This development is related to the strong growth of electricity demand, which is expected to double by the middle of the century.
The “abundant choice” raises “new dilemmas”, writes McKinsey. “For example, where should governments focus investment and research efforts? Most are minded to keep their options open for the time being in order to satisfy demand, as well as for cost and environmental considerations. Over time, though, they might have to choose. Uncertainty about how funding will be shared between new technologies could slow their development. And if technologies are in contention, governments might struggle to secure reliable energy supplies.”
One advantage, though: “Securing those supplies … will no longer necessarily depend on access to oil, gas, and coal reserves—access that has long colored geopolitics. In tomorrow’s world, access to the technologies that harness resources such as wind, sun, water, or heat from the earth’s core is likely to matter most.” (Daniel Scholten and Rick Bosman described this trend in an article for Energy Post in November 2013.)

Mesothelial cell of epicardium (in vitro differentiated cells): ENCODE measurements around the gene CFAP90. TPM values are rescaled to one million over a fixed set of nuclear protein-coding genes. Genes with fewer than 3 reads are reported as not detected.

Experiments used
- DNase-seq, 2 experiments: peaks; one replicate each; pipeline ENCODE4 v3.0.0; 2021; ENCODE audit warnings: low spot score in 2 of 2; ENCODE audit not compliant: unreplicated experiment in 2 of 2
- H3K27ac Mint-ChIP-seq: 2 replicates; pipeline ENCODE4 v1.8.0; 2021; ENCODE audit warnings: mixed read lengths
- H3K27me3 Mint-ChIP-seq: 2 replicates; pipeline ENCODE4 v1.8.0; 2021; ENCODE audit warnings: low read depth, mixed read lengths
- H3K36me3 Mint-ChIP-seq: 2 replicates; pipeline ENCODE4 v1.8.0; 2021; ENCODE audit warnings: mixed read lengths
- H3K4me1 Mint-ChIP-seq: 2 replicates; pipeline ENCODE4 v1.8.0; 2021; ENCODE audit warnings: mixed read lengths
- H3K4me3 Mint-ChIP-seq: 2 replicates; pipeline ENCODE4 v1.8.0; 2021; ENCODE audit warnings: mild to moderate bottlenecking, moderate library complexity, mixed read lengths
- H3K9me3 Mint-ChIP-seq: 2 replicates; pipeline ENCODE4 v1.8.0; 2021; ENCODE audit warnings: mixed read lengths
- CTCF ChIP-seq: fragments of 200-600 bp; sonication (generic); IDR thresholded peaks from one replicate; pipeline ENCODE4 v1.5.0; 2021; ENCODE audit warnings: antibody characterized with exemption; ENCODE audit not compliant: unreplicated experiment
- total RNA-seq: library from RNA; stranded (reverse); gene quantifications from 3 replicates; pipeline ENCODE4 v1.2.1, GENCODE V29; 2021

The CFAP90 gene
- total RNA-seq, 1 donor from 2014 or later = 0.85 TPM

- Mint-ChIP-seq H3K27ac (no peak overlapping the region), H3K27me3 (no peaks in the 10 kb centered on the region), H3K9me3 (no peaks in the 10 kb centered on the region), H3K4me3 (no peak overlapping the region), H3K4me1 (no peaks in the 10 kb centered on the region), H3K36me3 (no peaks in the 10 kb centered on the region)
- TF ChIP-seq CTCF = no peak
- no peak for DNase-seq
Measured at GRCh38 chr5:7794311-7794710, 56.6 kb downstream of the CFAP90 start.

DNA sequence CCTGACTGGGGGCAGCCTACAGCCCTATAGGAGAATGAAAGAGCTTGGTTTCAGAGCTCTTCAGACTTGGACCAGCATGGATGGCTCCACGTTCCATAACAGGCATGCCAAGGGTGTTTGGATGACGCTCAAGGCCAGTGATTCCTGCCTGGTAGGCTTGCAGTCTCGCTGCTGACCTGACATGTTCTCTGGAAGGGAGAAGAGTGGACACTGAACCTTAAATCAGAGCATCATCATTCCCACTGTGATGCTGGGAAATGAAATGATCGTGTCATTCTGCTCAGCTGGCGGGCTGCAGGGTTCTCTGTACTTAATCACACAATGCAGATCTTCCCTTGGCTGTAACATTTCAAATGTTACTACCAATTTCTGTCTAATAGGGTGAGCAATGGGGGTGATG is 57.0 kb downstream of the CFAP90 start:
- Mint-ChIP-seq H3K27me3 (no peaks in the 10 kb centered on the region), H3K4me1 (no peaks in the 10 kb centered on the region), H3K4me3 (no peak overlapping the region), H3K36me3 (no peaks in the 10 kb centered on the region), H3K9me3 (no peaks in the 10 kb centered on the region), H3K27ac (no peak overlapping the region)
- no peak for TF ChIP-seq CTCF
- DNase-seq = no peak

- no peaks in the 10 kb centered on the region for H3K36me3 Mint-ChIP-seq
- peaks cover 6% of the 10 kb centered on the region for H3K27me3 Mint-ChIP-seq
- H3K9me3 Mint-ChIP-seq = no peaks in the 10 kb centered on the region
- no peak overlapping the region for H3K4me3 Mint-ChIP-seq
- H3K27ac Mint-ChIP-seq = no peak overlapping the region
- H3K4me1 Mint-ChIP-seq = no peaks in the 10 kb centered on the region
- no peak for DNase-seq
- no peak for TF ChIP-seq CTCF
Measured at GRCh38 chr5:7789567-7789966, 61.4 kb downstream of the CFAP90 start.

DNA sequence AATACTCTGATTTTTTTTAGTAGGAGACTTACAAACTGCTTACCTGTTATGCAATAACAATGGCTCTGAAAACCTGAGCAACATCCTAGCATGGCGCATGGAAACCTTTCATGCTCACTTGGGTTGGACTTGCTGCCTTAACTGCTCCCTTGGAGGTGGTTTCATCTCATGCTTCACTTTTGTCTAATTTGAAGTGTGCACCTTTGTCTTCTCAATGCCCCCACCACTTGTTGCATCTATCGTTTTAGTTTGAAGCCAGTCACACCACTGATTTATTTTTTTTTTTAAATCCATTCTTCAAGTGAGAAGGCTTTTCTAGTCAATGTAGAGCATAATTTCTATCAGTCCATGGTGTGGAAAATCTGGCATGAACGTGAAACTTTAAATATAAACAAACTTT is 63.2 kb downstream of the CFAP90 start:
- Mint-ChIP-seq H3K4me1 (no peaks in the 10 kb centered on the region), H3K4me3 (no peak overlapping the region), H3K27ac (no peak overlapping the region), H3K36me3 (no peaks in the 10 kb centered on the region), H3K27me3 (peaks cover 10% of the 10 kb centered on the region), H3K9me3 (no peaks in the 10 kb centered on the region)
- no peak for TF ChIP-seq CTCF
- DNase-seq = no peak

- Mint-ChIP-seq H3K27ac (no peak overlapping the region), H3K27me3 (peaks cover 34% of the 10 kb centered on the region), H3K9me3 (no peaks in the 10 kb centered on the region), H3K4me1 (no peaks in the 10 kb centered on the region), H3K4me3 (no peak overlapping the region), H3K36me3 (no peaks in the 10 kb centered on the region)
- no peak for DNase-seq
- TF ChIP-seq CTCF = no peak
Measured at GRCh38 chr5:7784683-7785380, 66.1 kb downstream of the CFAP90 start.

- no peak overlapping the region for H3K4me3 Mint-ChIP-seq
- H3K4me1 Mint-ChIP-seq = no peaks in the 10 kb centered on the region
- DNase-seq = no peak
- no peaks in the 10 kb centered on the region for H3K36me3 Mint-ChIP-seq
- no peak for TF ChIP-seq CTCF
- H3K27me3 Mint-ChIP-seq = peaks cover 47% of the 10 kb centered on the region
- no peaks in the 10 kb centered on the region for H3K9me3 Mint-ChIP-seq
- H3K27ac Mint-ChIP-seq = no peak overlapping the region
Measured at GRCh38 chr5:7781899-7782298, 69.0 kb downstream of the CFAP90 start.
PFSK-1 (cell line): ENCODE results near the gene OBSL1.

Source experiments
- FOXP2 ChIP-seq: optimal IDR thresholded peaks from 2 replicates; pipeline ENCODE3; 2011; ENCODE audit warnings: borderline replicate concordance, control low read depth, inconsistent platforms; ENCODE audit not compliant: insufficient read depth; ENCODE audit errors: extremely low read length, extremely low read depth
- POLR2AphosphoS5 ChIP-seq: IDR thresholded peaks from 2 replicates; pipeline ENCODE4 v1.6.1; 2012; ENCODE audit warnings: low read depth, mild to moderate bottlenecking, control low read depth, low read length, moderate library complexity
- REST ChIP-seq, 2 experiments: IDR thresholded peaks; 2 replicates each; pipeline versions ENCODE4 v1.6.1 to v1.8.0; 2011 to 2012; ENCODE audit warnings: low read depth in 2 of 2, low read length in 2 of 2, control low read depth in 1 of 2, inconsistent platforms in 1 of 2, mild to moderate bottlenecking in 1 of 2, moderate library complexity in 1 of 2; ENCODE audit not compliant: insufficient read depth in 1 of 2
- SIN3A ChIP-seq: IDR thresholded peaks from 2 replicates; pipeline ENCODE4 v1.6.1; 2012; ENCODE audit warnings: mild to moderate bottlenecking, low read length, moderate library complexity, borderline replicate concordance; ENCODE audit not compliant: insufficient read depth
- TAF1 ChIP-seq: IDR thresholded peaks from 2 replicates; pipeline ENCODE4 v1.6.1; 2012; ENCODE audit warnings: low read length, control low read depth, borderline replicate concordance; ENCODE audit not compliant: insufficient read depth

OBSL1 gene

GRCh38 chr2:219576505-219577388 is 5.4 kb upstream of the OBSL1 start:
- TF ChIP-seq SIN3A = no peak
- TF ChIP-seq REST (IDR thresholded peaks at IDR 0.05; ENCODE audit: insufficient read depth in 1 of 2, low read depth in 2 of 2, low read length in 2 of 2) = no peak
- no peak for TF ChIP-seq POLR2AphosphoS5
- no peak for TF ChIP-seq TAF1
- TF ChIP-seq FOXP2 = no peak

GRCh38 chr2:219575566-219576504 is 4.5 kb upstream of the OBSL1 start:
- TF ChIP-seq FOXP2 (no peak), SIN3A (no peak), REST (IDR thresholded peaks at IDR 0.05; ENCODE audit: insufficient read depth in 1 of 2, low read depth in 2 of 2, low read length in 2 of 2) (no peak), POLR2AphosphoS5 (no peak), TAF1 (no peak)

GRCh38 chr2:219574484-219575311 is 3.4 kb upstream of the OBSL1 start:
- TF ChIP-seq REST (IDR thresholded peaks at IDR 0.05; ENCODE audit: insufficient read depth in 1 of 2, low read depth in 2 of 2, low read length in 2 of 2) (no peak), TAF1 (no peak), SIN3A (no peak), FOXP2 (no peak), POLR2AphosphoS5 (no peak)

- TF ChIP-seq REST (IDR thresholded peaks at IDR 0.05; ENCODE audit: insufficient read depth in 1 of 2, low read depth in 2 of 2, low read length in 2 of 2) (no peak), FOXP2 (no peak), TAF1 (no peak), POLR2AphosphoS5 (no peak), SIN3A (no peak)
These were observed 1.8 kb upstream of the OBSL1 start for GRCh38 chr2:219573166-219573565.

The second: mobility will change.
“Center stage is the electric vehicle. EVs still have high upfront costs compared to conventional vehicles, but thanks in part to the falling price of batteries, they may be competitive by the mid-2020s. By the mid-2030s, our research shows they could account for between 27 and 37 percent of new-vehicle sales, depending on the extent to which regulation, technology, ride sharing, and self-driving vehicles further reduce costs and boost EV popularity.”
Here is what may happen according to McKinsey:
“Global demand for liquid fuel used in light vehicles could fall by between two million and six million barrels a day (a drop of between 8 and 25 percent), helping to make the chemical industry, not transportation, the source of demand growth for these fuels”, notes McKinsey.
For oil companies this is obviously a challenge: they “might need to rethink their strategies as a result, perhaps acquiring more acreage to support production of naphtha or natural-gas liquids—key feedstocks for chemical plants.”